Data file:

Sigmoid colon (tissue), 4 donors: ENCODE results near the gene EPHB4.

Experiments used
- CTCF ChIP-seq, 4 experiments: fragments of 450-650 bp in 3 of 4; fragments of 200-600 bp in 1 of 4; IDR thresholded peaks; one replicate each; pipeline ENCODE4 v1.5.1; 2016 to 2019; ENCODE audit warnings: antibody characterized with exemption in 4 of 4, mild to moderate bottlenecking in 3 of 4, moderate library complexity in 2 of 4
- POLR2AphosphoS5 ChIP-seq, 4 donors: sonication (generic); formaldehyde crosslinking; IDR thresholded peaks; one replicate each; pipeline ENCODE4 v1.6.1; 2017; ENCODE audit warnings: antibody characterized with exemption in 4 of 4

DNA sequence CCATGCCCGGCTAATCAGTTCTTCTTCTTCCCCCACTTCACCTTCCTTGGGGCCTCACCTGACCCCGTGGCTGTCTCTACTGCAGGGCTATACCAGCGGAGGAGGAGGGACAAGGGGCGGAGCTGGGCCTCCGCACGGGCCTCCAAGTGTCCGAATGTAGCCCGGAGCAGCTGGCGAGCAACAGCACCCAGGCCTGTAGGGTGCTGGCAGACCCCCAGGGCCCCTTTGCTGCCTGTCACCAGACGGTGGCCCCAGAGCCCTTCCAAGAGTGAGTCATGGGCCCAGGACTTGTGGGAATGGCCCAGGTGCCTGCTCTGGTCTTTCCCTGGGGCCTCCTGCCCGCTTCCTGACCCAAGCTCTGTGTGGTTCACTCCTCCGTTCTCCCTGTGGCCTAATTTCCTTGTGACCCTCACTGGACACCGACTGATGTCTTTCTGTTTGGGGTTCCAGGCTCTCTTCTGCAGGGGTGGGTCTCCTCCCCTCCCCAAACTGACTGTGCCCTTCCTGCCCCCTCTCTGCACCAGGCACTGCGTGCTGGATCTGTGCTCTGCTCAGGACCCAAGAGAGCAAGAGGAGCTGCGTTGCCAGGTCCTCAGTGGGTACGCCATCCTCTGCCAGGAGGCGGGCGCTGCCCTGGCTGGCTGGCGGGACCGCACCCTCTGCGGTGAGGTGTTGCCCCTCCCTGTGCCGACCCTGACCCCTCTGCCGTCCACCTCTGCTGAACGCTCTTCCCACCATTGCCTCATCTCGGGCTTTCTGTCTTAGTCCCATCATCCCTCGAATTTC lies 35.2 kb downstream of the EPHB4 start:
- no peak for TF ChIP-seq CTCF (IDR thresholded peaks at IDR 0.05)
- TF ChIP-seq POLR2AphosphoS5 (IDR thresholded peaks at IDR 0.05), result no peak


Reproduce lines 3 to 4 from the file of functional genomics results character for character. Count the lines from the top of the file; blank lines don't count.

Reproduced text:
- CTCF ChIP-seq, 4 experiments: fragments of 450-650 bp in 3 of 4; fragments of 200-600 bp in 1 of 4; IDR thresholded peaks; one replicate each; pipeline ENCODE4 v1.5.1; 2016 to 2019; ENCODE audit warnings: antibody characterized with exemption in 4 of 4, mild to moderate bottlenecking in 3 of 4, moderate library complexity in 2 of 4
- POLR2AphosphoS5 ChIP-seq, 4 donors: sonication (generic); formaldehyde crosslinking; IDR thresholded peaks; one replicate each; pipeline ENCODE4 v1.6.1; 2017; ENCODE audit warnings: antibody characterized with exemption in 4 of 4